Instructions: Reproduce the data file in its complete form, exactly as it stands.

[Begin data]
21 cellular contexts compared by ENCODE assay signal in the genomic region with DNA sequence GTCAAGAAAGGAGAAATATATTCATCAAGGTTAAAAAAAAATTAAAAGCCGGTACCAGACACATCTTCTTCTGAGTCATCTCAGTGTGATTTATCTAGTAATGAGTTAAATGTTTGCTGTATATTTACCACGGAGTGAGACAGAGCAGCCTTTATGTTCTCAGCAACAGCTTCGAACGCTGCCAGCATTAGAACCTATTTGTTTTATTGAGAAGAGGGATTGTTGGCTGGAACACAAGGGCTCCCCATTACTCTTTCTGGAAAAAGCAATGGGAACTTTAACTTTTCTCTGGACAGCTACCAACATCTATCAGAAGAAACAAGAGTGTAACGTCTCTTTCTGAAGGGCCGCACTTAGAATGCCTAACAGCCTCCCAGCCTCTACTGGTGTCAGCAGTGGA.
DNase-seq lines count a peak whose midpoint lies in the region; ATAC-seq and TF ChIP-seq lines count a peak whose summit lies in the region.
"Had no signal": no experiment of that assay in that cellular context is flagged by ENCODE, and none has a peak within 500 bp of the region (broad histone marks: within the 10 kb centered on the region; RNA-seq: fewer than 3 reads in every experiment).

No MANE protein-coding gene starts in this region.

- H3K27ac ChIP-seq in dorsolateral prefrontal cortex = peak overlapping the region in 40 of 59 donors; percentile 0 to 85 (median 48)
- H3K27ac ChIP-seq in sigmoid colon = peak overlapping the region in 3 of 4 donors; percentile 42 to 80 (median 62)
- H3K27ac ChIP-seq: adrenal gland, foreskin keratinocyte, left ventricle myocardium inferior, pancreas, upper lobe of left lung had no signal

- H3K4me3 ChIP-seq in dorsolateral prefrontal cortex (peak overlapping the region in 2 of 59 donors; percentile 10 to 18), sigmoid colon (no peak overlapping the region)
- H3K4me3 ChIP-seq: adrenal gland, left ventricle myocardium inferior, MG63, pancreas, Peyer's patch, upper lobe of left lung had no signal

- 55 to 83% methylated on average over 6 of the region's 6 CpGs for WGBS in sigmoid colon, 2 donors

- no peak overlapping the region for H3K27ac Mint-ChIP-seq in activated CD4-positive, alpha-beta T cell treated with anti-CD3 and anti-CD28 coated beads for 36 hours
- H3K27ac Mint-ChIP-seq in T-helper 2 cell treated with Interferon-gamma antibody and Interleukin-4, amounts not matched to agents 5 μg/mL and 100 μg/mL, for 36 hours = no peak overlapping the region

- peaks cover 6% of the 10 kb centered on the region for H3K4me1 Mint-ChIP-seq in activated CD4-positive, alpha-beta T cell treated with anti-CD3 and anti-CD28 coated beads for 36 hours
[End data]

21 cellular contexts compared by ENCODE assay signal in the genomic region with DNA sequence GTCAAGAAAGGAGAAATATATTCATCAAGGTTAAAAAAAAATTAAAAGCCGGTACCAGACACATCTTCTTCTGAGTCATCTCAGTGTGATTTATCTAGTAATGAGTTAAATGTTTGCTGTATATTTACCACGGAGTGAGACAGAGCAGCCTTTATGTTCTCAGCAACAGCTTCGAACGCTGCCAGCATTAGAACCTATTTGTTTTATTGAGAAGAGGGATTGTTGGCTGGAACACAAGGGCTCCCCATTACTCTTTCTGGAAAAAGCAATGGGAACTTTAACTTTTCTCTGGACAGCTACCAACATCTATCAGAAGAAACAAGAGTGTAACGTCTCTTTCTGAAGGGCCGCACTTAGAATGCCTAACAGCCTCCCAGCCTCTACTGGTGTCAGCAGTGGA.
DNase-seq lines count a peak whose midpoint lies in the region; ATAC-seq and TF ChIP-seq lines count a peak whose summit lies in the region.
"Had no signal": no experiment of that assay in that cellular context is flagged by ENCODE, and none has a peak within 500 bp of the region (broad histone marks: within the 10 kb centered on the region; RNA-seq: fewer than 3 reads in every experiment).

No MANE protein-coding gene starts in this region.

- H3K27ac ChIP-seq in dorsolateral prefrontal cortex = peak overlapping the region in 40 of 59 donors; percentile 0 to 85 (median 48)
- H3K27ac ChIP-seq in sigmoid colon = peak overlapping the region in 3 of 4 donors; percentile 42 to 80 (median 62)
- H3K27ac ChIP-seq: adrenal gland, foreskin keratinocyte, left ventricle myocardium inferior, pancreas, upper lobe of left lung had no signal

- H3K4me3 ChIP-seq in dorsolateral prefrontal cortex (peak overlapping the region in 2 of 59 donors; percentile 10 to 18), sigmoid colon (no peak overlapping the region)
- H3K4me3 ChIP-seq: adrenal gland, left ventricle myocardium inferior, MG63, pancreas, Peyer's patch, upper lobe of left lung had no signal

- 55 to 83% methylated on average over 6 of the region's 6 CpGs for WGBS in sigmoid colon, 2 donors

- no peak overlapping the region for H3K27ac Mint-ChIP-seq in activated CD4-positive, alpha-beta T cell treated with anti-CD3 and anti-CD28 coated beads for 36 hours
- H3K27ac Mint-ChIP-seq in T-helper 2 cell treated with Interferon-gamma antibody and Interleukin-4, amounts not matched to agents 5 μg/mL and 100 μg/mL, for 36 hours = no peak overlapping the region

- peaks cover 6% of the 10 kb centered on the region for H3K4me1 Mint-ChIP-seq in activated CD4-positive, alpha-beta T cell treated with anti-CD3 and anti-CD28 coated beads for 36 hours